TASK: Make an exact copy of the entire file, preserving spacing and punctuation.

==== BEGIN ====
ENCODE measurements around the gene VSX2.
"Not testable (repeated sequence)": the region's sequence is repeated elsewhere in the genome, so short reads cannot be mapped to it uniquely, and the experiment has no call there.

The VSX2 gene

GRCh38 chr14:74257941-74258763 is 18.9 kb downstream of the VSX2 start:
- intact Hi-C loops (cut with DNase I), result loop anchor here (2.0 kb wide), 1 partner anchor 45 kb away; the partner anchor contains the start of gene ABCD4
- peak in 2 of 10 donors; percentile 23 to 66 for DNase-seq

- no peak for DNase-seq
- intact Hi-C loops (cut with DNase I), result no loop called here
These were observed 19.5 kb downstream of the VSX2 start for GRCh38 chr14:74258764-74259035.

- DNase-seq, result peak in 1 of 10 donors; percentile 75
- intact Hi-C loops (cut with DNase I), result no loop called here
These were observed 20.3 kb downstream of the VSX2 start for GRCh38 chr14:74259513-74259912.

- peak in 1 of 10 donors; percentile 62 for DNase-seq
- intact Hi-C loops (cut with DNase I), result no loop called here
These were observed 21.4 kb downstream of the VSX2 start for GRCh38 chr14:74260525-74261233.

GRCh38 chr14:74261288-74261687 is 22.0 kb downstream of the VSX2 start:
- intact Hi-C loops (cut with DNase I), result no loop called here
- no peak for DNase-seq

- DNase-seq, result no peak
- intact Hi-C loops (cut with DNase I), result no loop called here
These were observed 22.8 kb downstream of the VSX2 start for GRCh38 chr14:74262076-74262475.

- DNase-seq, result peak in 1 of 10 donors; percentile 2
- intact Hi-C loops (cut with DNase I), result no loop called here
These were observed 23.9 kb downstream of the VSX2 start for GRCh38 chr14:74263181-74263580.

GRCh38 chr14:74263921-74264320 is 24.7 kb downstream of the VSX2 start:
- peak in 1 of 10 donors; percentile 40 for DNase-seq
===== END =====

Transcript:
ENCODE measurements around the gene VSX2.
"Not testable (repeated sequence)": the region's sequence is repeated elsewhere in the genome, so short reads cannot be mapped to it uniquely, and the experiment has no call there.

The VSX2 gene

GRCh38 chr14:74257941-74258763 is 18.9 kb downstream of the VSX2 start:
- intact Hi-C loops (cut with DNase I), result loop anchor here (2.0 kb wide), 1 partner anchor 45 kb away; the partner anchor contains the start of gene ABCD4
- peak in 2 of 10 donors; percentile 23 to 66 for DNase-seq

- no peak for DNase-seq
- intact Hi-C loops (cut with DNase I), result no loop called here
These were observed 19.5 kb downstream of the VSX2 start for GRCh38 chr14:74258764-74259035.

- DNase-seq, result peak in 1 of 10 donors; percentile 75
- intact Hi-C loops (cut with DNase I), result no loop called here
These were observed 20.3 kb downstream of the VSX2 start for GRCh38 chr14:74259513-74259912.

- peak in 1 of 10 donors; percentile 62 for DNase-seq
- intact Hi-C loops (cut with DNase I), result no loop called here
These were observed 21.4 kb downstream of the VSX2 start for GRCh38 chr14:74260525-74261233.

GRCh38 chr14:74261288-74261687 is 22.0 kb downstream of the VSX2 start:
- intact Hi-C loops (cut with DNase I), result no loop called here
- no peak for DNase-seq

- DNase-seq, result no peak
- intact Hi-C loops (cut with DNase I), result no loop called here
These were observed 22.8 kb downstream of the VSX2 start for GRCh38 chr14:74262076-74262475.

- DNase-seq, result peak in 1 of 10 donors; percentile 2
- intact Hi-C loops (cut with DNase I), result no loop called here
These were observed 23.9 kb downstream of the VSX2 start for GRCh38 chr14:74263181-74263580.

GRCh38 chr14:74263921-74264320 is 24.7 kb downstream of the VSX2 start:
- peak in 1 of 10 donors; percentile 40 for DNase-seq